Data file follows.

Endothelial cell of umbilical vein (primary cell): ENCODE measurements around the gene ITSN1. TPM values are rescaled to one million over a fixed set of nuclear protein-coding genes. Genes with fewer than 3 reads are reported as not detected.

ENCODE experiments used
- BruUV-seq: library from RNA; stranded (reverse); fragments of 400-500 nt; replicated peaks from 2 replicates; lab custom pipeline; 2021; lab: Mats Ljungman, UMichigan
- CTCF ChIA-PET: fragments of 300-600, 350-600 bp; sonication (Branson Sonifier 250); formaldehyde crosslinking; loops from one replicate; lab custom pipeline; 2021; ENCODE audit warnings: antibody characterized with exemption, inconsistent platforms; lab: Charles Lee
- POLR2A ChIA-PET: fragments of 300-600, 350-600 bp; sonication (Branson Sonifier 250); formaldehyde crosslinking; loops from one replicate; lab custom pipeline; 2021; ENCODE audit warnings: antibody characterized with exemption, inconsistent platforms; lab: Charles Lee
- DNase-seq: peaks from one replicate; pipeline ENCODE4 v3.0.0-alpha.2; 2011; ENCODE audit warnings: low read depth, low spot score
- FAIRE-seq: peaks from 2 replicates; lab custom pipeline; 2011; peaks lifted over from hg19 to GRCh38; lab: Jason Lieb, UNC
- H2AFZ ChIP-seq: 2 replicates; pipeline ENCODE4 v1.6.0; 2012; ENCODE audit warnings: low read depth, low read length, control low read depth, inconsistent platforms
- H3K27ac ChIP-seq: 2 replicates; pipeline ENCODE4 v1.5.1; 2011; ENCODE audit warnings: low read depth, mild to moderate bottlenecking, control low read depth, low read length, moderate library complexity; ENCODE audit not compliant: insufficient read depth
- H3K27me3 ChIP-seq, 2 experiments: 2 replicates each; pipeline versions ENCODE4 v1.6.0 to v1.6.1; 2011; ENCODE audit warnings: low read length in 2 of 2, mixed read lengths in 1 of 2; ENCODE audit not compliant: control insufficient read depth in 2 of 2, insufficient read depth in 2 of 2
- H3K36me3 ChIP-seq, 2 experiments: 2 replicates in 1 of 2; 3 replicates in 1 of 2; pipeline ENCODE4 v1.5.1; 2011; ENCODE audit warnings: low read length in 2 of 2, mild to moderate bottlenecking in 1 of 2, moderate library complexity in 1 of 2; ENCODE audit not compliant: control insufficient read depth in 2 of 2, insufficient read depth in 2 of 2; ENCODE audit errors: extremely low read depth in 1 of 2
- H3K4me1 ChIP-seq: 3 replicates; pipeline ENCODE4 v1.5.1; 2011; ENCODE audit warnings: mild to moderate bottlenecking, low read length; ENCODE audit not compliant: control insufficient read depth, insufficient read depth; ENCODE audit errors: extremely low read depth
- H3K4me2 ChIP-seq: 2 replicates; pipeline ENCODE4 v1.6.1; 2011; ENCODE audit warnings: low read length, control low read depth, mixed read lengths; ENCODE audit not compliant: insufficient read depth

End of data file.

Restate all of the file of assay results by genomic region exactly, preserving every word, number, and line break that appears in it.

Endothelial cell of umbilical vein (primary cell): ENCODE measurements around the gene ITSN1. TPM values are rescaled to one million over a fixed set of nuclear protein-coding genes. Genes with fewer than 3 reads are reported as not detected.

ENCODE experiments used
- BruUV-seq: library from RNA; stranded (reverse); fragments of 400-500 nt; replicated peaks from 2 replicates; lab custom pipeline; 2021; lab: Mats Ljungman, UMichigan
- CTCF ChIA-PET: fragments of 300-600, 350-600 bp; sonication (Branson Sonifier 250); formaldehyde crosslinking; loops from one replicate; lab custom pipeline; 2021; ENCODE audit warnings: antibody characterized with exemption, inconsistent platforms; lab: Charles Lee
- POLR2A ChIA-PET: fragments of 300-600, 350-600 bp; sonication (Branson Sonifier 250); formaldehyde crosslinking; loops from one replicate; lab custom pipeline; 2021; ENCODE audit warnings: antibody characterized with exemption, inconsistent platforms; lab: Charles Lee
- DNase-seq: peaks from one replicate; pipeline ENCODE4 v3.0.0-alpha.2; 2011; ENCODE audit warnings: low read depth, low spot score
- FAIRE-seq: peaks from 2 replicates; lab custom pipeline; 2011; peaks lifted over from hg19 to GRCh38; lab: Jason Lieb, UNC
- H2AFZ ChIP-seq: 2 replicates; pipeline ENCODE4 v1.6.0; 2012; ENCODE audit warnings: low read depth, low read length, control low read depth, inconsistent platforms
- H3K27ac ChIP-seq: 2 replicates; pipeline ENCODE4 v1.5.1; 2011; ENCODE audit warnings: low read depth, mild to moderate bottlenecking, control low read depth, low read length, moderate library complexity; ENCODE audit not compliant: insufficient read depth
- H3K27me3 ChIP-seq, 2 experiments: 2 replicates each; pipeline versions ENCODE4 v1.6.0 to v1.6.1; 2011; ENCODE audit warnings: low read length in 2 of 2, mixed read lengths in 1 of 2; ENCODE audit not compliant: control insufficient read depth in 2 of 2, insufficient read depth in 2 of 2
- H3K36me3 ChIP-seq, 2 experiments: 2 replicates in 1 of 2; 3 replicates in 1 of 2; pipeline ENCODE4 v1.5.1; 2011; ENCODE audit warnings: low read length in 2 of 2, mild to moderate bottlenecking in 1 of 2, moderate library complexity in 1 of 2; ENCODE audit not compliant: control insufficient read depth in 2 of 2, insufficient read depth in 2 of 2; ENCODE audit errors: extremely low read depth in 1 of 2
- H3K4me1 ChIP-seq: 3 replicates; pipeline ENCODE4 v1.5.1; 2011; ENCODE audit warnings: mild to moderate bottlenecking, low read length; ENCODE audit not compliant: control insufficient read depth, insufficient read depth; ENCODE audit errors: extremely low read depth
- H3K4me2 ChIP-seq: 2 replicates; pipeline ENCODE4 v1.6.1; 2011; ENCODE audit warnings: low read length, control low read depth, mixed read lengths; ENCODE audit not compliant: insufficient read depth